In this book, Wheeler Winston Dixon argues that 21st-century mainstream filmmaking is increasingly and troublingly dominated by 'synthetic cinema.' He details how movies over the last two decades have fundamentally abandoned traditional filmmaking values through the overwhelming use of computer generated imagery, digital touch ups for the actors, and extensive use of green screen technology that replace sets and location shooting.
Combined with the shift to digital cinematography, as well as the rise of comic book and franchise cinema, the temptation to augment movies with lavish, computer generated spectacle has proven irresistible to both directors and audiences, to the point that, Dixon argues, 21st-century commercial cinema is so far removed from the real world that it has created a new era of flawless, fake movies.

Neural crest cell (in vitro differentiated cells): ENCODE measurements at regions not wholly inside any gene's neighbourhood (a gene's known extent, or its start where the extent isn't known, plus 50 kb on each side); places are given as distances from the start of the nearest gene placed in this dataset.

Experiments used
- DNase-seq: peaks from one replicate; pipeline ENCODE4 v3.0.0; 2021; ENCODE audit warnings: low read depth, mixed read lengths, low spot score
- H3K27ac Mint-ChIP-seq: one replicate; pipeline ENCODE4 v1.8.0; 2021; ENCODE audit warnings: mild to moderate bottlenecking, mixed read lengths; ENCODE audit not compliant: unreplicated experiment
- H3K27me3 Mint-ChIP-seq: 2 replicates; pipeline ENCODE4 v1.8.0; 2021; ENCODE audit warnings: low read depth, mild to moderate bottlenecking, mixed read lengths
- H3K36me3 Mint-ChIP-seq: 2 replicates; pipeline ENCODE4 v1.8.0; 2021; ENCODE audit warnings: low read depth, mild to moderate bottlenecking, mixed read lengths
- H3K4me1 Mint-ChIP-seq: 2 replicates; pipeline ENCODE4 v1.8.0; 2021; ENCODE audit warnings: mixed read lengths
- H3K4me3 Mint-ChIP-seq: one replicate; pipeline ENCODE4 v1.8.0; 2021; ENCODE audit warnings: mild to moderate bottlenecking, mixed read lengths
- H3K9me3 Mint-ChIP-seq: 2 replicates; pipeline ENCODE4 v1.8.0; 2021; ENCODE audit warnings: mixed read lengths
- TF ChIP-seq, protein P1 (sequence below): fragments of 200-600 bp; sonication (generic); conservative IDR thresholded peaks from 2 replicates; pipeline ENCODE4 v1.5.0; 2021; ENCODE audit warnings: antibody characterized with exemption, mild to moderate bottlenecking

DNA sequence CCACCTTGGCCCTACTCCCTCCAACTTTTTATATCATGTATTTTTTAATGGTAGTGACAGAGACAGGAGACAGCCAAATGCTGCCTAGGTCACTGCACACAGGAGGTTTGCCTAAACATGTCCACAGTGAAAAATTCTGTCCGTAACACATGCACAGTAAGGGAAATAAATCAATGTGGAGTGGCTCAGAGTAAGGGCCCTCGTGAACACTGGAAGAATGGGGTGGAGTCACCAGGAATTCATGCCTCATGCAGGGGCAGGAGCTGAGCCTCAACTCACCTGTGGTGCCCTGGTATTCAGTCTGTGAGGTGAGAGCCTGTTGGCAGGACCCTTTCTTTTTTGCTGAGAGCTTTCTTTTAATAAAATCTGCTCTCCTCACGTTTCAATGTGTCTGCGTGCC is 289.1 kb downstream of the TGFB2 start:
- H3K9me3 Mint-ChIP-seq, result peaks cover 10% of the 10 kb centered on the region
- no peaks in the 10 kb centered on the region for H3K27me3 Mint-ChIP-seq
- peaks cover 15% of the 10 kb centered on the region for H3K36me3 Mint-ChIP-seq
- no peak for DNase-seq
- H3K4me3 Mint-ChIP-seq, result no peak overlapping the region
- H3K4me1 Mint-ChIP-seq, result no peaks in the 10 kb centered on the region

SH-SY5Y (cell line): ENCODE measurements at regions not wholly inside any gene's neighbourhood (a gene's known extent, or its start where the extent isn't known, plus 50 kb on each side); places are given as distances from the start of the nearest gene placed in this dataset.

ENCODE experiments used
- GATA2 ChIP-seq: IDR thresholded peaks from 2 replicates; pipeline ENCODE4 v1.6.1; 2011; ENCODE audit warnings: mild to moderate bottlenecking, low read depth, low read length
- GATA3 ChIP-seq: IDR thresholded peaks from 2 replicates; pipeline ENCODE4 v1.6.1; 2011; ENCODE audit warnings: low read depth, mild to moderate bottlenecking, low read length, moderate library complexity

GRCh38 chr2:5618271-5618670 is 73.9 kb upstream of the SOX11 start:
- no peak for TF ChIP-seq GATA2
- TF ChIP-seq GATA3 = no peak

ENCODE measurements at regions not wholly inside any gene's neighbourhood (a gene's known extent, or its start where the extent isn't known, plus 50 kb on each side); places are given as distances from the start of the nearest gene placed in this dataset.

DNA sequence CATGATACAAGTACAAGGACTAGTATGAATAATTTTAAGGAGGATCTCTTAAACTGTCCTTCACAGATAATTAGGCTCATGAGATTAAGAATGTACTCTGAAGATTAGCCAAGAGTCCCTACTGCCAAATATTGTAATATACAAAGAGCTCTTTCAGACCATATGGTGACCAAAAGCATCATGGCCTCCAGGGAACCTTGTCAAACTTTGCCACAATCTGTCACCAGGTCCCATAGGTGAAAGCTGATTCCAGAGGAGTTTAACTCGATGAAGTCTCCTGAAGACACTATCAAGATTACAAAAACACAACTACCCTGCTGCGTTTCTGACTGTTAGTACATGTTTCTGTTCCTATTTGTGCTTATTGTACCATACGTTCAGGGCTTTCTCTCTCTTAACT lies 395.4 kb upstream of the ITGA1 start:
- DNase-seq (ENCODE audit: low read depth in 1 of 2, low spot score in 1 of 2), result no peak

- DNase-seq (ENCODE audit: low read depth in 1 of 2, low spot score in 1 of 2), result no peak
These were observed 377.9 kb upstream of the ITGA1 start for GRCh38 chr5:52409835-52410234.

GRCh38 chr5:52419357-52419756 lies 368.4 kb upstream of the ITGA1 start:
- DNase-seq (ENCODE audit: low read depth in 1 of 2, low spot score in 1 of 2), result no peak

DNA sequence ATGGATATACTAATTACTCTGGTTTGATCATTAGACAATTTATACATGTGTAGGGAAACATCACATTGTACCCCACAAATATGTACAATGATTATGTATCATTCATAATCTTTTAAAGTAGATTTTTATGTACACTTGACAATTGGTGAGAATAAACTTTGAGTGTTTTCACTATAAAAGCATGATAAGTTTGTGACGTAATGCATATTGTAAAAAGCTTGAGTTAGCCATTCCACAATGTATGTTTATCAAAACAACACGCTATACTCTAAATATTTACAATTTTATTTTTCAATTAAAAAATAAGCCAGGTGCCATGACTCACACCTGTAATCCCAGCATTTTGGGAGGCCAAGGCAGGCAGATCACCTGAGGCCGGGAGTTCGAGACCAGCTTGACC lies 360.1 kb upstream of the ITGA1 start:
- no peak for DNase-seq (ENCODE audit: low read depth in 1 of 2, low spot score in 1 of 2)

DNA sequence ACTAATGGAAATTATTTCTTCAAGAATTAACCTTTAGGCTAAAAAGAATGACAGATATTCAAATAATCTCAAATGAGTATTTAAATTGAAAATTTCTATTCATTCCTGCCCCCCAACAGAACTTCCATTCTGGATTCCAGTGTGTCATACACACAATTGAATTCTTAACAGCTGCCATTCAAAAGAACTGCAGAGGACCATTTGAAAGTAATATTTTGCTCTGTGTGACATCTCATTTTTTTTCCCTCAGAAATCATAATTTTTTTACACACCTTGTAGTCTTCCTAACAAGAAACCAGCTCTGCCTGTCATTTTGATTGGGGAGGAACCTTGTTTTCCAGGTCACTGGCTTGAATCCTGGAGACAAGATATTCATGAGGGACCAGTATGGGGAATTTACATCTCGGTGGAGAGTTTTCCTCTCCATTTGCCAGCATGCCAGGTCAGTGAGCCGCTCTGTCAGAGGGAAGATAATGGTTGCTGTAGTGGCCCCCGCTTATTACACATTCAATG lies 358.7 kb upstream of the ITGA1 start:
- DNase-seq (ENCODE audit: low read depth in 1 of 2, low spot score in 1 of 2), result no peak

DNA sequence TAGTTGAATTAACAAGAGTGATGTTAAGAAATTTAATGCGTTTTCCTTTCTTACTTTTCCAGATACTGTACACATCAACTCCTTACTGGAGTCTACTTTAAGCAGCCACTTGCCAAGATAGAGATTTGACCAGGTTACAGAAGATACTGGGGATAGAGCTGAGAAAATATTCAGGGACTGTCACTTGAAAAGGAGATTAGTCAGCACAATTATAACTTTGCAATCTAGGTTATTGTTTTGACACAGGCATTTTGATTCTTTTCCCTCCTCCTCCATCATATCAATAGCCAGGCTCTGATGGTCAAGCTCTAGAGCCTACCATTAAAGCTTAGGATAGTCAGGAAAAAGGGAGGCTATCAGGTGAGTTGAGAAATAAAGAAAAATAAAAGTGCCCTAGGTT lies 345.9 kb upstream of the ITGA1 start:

Wheeler Winston Dixon is the James Ryan Professor of Film Studies, Coordinator of the Film Studies Program, and Professor of English at the University of Nebraska, Lincoln, USA. Among his extensive list of books, he is author of three Palgrave Pivot titles: A Brief History of Comic Book Movies (co-authored with Richard Graham, Palgrave, 2017), Hollywood in Crisis or: The Collapse of the Real (Palgrave, 2016), and Dark Humor in Films of the 1960s (Palgrave, 2015).